Female Athletes Shake It UpFemales are more likely to have a concussion from sports injuries, but why? Is there a difference in the way the head and neck move between the sexes? Or maybe the nerves and muscles controlling the head and neck respond differently to trauma. That's what researchers at the Biokinetics Research Lab at Temple University in Philadelphia, Pennsylvania, tried to find out in this study.
Twenty men and 20 women were part of this study. A motion analysis system was used to video head and neck movement. The head and neck was subjected to different speeds. Force was used to mimic different sport situations. Sometimes the subjects knew the force was coming. In other trials they didn't. EMG was used to measure muscle activity during the movement.
What they found is that women have less muscle mass as males. Muscle length is the same between the two groups. Women have faster head and neck movement and displacement during noncontact sports compared with men. Noncontact sports include soccer, baseball, and basketball.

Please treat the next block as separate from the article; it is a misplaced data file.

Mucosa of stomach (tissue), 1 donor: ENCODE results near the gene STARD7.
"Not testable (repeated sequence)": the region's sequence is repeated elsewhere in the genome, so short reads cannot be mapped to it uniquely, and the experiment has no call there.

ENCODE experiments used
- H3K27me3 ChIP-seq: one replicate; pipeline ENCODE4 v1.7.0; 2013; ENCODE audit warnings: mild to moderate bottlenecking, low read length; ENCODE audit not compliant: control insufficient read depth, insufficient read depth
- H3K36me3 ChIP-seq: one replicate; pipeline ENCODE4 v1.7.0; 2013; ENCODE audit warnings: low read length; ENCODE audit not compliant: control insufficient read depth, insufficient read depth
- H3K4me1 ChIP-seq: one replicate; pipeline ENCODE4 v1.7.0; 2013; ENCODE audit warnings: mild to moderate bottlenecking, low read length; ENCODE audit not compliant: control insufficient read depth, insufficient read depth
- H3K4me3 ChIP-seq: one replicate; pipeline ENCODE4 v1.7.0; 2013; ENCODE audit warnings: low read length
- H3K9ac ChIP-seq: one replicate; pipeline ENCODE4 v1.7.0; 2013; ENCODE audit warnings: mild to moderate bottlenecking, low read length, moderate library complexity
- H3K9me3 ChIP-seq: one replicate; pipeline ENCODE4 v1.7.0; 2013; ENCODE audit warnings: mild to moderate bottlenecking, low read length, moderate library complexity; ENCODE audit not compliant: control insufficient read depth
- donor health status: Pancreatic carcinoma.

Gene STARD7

Concussions in women are more likely even though they use more muscle power sooner to help hold the head and neck steady. Lower levels of strength, smaller neck girth, and less head and neck stiffness may increase a woman's risk of concussion when unexpected loads are applied to the head and neck.
The authors say improper muscle function is not the reason for differences in rates of concussions between men and women. Women may be able to increase neck girth and strength with a training program. This may help reduce the number of concussions during noncontact sports activities.
Ryan T. Tierney, et al. Gender Differences in Head-Neck Segment Dynamic Stabilization During Head Acceleration. In Medicine & Science in Sports & Exercise. February 2005. Vol. 37. No. 2. Pp. 272-279.
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